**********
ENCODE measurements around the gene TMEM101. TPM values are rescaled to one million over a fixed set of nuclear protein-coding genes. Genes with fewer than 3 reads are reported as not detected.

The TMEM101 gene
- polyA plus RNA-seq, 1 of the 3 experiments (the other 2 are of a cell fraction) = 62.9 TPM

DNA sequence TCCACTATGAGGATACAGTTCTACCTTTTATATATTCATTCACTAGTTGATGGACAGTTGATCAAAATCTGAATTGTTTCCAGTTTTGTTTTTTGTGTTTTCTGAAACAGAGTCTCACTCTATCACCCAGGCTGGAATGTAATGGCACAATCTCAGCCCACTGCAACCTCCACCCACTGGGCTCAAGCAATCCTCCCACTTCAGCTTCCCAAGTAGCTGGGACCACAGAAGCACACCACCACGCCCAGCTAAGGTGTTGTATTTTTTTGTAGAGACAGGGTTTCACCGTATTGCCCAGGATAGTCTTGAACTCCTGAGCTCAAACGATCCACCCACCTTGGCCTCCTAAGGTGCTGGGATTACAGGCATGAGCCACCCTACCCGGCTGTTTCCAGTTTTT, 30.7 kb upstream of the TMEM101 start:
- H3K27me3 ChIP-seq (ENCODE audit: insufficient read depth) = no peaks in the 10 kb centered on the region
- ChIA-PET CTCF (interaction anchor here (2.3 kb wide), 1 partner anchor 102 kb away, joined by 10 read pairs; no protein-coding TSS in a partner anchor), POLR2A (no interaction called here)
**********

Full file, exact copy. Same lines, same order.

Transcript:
ENCODE measurements around the gene TMEM101. TPM values are rescaled to one million over a fixed set of nuclear protein-coding genes. Genes with fewer than 3 reads are reported as not detected.

The TMEM101 gene
- polyA plus RNA-seq, 1 of the 3 experiments (the other 2 are of a cell fraction) = 62.9 TPM

DNA sequence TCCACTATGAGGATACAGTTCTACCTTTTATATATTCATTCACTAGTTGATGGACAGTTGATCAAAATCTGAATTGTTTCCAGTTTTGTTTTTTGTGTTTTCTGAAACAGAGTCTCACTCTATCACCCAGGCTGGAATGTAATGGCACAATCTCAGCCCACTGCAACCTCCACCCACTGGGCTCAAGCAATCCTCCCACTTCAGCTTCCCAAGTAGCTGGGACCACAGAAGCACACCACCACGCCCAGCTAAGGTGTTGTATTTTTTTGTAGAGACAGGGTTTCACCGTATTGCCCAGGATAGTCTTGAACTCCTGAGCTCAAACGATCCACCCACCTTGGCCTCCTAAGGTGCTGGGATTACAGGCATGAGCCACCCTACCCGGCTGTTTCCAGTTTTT, 30.7 kb upstream of the TMEM101 start:
- H3K27me3 ChIP-seq (ENCODE audit: insufficient read depth) = no peaks in the 10 kb centered on the region
- ChIA-PET CTCF (interaction anchor here (2.3 kb wide), 1 partner anchor 102 kb away, joined by 10 read pairs; no protein-coding TSS in a partner anchor), POLR2A (no interaction called here)